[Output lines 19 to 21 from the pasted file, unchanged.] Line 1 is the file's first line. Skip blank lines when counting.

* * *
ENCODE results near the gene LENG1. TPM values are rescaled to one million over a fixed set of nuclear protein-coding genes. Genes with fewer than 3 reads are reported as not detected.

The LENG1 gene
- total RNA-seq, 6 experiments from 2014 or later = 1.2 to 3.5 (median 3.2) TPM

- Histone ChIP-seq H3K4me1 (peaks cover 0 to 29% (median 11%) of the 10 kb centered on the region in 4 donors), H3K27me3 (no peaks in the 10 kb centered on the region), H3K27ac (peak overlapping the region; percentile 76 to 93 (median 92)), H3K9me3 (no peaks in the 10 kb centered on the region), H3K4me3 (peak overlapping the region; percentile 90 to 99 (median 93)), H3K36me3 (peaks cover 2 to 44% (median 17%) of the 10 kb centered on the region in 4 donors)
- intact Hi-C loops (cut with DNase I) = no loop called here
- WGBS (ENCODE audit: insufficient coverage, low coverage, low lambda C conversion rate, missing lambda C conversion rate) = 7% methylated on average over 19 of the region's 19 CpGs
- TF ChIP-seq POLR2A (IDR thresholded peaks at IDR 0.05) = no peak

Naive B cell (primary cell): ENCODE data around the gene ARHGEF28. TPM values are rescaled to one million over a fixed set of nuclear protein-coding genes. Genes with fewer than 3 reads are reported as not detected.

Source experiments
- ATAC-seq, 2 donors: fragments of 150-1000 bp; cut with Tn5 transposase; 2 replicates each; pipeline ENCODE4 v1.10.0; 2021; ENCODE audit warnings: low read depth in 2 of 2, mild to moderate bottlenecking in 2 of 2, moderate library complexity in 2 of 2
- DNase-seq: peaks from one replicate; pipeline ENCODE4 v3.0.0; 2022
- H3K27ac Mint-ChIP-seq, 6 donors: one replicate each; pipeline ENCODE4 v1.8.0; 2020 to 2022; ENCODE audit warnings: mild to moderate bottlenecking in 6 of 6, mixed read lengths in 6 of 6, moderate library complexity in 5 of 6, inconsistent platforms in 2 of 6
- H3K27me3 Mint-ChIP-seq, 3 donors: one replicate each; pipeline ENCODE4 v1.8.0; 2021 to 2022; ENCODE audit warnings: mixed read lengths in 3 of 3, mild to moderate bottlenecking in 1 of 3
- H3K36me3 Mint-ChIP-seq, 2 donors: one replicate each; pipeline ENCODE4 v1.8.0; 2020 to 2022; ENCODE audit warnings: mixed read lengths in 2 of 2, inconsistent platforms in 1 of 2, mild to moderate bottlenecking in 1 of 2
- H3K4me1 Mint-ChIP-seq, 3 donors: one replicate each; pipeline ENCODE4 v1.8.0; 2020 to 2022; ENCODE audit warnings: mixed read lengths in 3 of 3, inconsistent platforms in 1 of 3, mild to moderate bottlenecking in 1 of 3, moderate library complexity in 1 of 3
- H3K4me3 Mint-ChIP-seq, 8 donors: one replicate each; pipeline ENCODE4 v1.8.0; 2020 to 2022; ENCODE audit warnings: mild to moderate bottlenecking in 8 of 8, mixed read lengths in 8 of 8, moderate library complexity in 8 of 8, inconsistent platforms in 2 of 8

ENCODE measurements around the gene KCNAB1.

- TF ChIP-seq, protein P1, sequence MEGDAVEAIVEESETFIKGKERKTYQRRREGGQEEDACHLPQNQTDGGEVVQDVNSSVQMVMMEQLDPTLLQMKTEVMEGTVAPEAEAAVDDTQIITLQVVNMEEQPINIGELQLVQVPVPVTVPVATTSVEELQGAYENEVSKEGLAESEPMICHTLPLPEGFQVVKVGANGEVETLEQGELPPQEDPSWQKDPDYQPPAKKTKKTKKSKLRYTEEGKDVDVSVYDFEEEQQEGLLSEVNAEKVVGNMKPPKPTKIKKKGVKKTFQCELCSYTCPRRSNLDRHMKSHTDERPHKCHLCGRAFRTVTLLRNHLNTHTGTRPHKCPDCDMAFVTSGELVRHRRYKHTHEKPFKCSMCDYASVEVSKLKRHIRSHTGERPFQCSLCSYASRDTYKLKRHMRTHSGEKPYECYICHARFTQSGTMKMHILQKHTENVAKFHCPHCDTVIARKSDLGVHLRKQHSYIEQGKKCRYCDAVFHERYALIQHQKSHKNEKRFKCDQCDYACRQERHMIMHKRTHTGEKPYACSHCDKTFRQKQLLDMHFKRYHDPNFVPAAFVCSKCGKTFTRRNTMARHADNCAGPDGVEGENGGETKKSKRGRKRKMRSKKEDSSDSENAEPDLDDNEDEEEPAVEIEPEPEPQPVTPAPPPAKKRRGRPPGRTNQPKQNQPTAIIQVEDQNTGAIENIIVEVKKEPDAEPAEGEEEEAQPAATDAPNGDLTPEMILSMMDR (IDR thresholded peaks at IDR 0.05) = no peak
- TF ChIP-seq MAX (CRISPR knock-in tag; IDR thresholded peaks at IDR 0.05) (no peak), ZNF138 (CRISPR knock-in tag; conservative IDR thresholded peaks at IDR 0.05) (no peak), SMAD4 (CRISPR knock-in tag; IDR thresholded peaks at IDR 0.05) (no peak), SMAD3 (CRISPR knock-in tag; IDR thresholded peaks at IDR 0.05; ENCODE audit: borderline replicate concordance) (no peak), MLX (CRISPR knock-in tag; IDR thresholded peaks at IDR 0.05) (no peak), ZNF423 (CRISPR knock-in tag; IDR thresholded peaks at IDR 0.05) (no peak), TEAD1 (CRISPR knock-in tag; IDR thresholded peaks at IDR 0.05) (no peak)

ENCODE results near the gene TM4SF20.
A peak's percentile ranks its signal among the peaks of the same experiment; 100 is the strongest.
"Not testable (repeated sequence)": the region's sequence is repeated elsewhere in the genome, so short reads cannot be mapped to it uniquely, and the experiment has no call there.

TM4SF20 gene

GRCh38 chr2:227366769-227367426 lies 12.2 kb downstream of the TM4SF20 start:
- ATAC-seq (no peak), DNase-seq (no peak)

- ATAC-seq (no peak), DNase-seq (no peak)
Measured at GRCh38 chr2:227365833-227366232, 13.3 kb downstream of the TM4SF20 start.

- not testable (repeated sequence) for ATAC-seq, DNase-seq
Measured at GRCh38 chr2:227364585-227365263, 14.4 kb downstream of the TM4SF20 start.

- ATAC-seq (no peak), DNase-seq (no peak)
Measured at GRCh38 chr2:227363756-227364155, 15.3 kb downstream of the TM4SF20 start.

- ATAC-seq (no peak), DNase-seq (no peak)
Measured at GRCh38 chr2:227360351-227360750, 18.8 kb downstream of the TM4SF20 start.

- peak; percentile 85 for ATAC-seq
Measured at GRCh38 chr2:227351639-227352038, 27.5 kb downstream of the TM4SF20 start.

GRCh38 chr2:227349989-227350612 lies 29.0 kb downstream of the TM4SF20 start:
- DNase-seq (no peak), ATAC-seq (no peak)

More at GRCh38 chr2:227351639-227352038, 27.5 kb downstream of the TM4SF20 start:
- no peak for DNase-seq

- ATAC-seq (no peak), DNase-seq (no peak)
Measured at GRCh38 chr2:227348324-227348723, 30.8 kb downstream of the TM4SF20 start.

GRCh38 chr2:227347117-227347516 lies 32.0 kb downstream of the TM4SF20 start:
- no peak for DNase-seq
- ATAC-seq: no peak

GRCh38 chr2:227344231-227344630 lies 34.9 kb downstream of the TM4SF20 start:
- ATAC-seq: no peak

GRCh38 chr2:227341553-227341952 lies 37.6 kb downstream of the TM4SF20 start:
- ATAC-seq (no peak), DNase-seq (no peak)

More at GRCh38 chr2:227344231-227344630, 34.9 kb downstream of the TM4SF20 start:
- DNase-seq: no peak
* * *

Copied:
- TF ChIP-seq MAX (CRISPR knock-in tag; IDR thresholded peaks at IDR 0.05) (no peak), ZNF138 (CRISPR knock-in tag; conservative IDR thresholded peaks at IDR 0.05) (no peak), SMAD4 (CRISPR knock-in tag; IDR thresholded peaks at IDR 0.05) (no peak), SMAD3 (CRISPR knock-in tag; IDR thresholded peaks at IDR 0.05; ENCODE audit: borderline replicate concordance) (no peak), MLX (CRISPR knock-in tag; IDR thresholded peaks at IDR 0.05) (no peak), ZNF423 (CRISPR knock-in tag; IDR thresholded peaks at IDR 0.05) (no peak), TEAD1 (CRISPR knock-in tag; IDR thresholded peaks at IDR 0.05) (no peak)

ENCODE results near the gene TM4SF20.
A peak's percentile ranks its signal among the peaks of the same experiment; 100 is the strongest.